January 24 – March 24, 2019
The British county of Cornwall has been mining tin since the early Bronze Age, its subterranean deposits synthesized into tools and weapons across the Mediterranean. By 1845, Friedrich Engels reports in The Condition of the Working Class in England that 30,000 people were employed in the mines, perhaps a third of them children. Referring to cases in which low oxygen and prolonged exposure to sulfur precipitated the development in young laborers of emphysema, tuberculosis, and heart disease, Engels writes: "the workers did not know any better than that they were there for the purpose of being swindled out of their very lives." Cornish ores featured prominently in the international tin, copper, and china clay trades until the late 20th century.
The 1980s were a tumultuous decade for miners: at the very same time as British miners were striking against Margaret Thatcher's plans for mass colliery closures, another mining region was embroiled in an explosive war of liberation. Namibia, the uranium- and diamond-rich mandate of Apartheid South Africa, was fighting for autonomy. Libita Clayton's father was one of the members of the South West Africa People's Organization (SWAPO), a Marxist-oriented vanguard organization leading Namibia's anti-colonial battle. For his part in the conflict, Clayton's father was exiled, and relocated to Cornwall, where he studied mining engineering at the Camborne School of Mines.
The Bristol-based Clayton's new show at the southeast London gallery Gasworks uses archival material to simulate this emigration from one international mining hub to another. Titled Quantum Ghost, the installation considers inorganic matter is the vital agent driving international flows of capital and the coerced movement of bodies. Employing a lexicon of field recordings, elementary raw materials, and found consumer detritus, Clayton immerses the viewer in a meditation on the permeation of time, memory, and heritage by global capitalist regimes of resource extraction. In a requiem for her lost history, Clayton addresses the structural inseparability of political injustice and geophysical trauma.
Near the entrance, recalling a mineshaft, feet shuffle through bedrock as they move to the center of a cave-like structure made of clay, sand, straw, and chicken wire. Inside this formation, deep red safelight softly colors a three-part scaffolding. Playing from speakers affixed to wooden beams, a 21-minute audio work mumbles, hums, and reminisces. Framed as a sound archaeology, sound sources obfuscate themselves as one folds onto another; natural soundscapes weave in and out of sonic testimony. The torsions and movements of molecular chains and microenvironments become indistinguishable from the disembodied voices of imperial subjects, as both are defined by their instrumental functions within systems of economic exploitation.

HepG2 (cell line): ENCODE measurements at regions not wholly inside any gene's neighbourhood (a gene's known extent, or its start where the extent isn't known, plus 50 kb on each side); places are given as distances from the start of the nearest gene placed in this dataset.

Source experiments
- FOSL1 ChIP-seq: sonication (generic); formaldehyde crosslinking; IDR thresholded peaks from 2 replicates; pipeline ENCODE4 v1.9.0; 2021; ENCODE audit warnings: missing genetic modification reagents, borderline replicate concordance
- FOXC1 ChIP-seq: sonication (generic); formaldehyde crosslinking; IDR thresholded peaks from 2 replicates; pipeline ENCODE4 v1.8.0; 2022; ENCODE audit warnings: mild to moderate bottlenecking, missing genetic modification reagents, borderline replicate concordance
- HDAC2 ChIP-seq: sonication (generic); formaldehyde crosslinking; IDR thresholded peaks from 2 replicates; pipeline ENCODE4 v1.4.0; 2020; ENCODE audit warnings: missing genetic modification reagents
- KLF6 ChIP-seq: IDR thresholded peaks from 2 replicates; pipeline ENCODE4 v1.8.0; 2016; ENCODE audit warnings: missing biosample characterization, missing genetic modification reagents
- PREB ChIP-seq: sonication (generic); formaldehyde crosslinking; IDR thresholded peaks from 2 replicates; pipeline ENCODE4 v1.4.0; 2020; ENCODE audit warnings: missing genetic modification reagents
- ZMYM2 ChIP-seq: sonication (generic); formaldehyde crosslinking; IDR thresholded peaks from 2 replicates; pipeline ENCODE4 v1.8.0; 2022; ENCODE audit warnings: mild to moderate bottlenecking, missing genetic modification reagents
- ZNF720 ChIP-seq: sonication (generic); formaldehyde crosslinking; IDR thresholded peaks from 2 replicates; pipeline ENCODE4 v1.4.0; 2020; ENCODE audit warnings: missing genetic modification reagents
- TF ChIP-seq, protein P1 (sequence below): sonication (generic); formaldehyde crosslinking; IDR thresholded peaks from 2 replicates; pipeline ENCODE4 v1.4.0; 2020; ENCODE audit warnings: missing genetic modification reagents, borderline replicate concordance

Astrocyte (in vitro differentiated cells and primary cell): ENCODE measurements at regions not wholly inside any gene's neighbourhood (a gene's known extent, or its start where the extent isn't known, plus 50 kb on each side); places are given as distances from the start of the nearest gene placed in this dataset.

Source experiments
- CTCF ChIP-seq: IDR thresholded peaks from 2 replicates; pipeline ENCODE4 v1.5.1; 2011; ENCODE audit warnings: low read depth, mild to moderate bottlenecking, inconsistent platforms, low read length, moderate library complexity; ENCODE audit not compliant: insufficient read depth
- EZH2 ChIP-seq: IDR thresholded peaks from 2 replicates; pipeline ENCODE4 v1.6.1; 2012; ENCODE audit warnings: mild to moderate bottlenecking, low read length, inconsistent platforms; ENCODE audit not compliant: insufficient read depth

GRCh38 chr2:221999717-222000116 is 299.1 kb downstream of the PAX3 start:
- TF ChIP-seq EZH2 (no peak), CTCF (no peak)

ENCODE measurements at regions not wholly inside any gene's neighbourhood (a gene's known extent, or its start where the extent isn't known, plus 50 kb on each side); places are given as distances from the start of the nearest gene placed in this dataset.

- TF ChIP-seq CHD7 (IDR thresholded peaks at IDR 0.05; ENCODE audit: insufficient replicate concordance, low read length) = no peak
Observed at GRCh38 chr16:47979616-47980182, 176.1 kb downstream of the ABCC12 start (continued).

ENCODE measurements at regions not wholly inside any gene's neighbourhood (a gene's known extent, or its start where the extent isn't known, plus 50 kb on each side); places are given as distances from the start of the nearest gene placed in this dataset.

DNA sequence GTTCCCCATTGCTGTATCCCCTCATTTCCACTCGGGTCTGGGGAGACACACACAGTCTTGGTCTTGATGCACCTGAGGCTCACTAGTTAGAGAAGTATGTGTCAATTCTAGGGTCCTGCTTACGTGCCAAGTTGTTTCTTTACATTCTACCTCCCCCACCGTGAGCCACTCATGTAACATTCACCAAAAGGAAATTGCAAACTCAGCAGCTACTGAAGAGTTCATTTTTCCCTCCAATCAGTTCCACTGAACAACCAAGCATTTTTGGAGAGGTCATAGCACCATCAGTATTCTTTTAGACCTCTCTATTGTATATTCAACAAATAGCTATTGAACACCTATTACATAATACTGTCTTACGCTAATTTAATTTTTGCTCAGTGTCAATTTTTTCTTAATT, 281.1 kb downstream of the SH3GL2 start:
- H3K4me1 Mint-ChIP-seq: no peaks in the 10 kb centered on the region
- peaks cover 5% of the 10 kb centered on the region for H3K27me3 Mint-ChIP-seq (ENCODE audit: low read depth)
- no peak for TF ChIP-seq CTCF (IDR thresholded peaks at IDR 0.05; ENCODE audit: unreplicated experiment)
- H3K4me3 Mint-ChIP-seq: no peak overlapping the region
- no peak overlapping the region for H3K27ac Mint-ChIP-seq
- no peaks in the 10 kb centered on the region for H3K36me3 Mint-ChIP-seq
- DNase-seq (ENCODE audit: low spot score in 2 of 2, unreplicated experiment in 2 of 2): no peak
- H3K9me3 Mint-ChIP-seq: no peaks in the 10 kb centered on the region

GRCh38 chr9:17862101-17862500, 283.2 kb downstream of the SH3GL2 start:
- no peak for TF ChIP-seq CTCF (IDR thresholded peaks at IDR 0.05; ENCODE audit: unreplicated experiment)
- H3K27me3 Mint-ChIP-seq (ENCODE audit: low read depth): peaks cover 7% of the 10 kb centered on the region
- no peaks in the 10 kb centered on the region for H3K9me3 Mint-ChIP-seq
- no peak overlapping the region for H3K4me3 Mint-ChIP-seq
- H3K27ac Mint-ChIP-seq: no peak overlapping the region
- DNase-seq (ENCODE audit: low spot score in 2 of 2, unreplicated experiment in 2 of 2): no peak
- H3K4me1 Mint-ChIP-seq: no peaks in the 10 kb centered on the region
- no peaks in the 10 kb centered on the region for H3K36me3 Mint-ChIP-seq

Sound archaeology presents an artist with two difficulties. First, the aural footprint of a given activity rarely characterizes the totality of the situation from which it was recorded. Second, the sound artist must strike a delicate balance between didacticism and stylization. The exception to this first problem is that of recorded speech. Monologues that are intended to transmit specific, precise meanings do often communicate precisely what they intend to, in addition to providing implicit or nondiscursive presuppositions like tone and accent. Clayton indeed uses field-recorded monologues from local inhabitants of both Namibia and Cornwall, however she fails to circumvent the second problem. Rather than presenting these fragmentary archaeological snippets in unadulterated form—in order to draw attention to particularities of the narrative that the individual speaker is trying to convey—she overindulges in a stock toolbox of post-production effects, often rendering the semantic content indecipherable. As a result, the piece loses some of its rhetorical punch.
Quantum Ghost traverses several orders of time. Outside the cave, six photograms hang in the gallery. Each image is a variation on a single method: crystalline compounds and chemical forms are placed on photosensitive paper alongside dated print media and e-waste before exposure. Resonating with last October's dire prognosis by the IntergovernmentalPanel on Climate Change, the photograms reify a scenario in which the deep-time of geological plate tectonics, the human time of daily news-briefings, and the superhuman time of electromagnetic currents crisscrossing submarine lattices of fiber-optics become synchronized as the planet heads toward climate extinction.
The clumsy language of critical theory has a useful term: deterritorialization. Introduced by Gilles Deleuze and Félix Guattari in their landmark takedown of French bourgeois society, deterritorialization names late industrial capitalism's tendency to strip societal values—material, sociocultural, geographical—of their previous relations, setting them in motion to serve capital's transient operational needs. Libita Clayon's installation enacts the deterritorialization engendered by global finance capitalism as tin becomes bronze, silicon becomes semiconductor, and human lives become generators of surplus value. Past associations of all things earthly are discarded, as they become refashioned into mere variables within mechanical apparatuses of profit. Once planetary-scale networks of geological extraction reterritorialize raw minerals into handheld electronic devices, recode familial ties across vast geographical distances, and redraw national boundaries in their own image, previous personal narratives and histories seem a distant fog. Quantum Ghost gathers scant traces from the excesses left behind, building an elegy for lost time.
MICHAEL EBY is a writer and researcher on contemporary art and digital culture. He currently lives in London.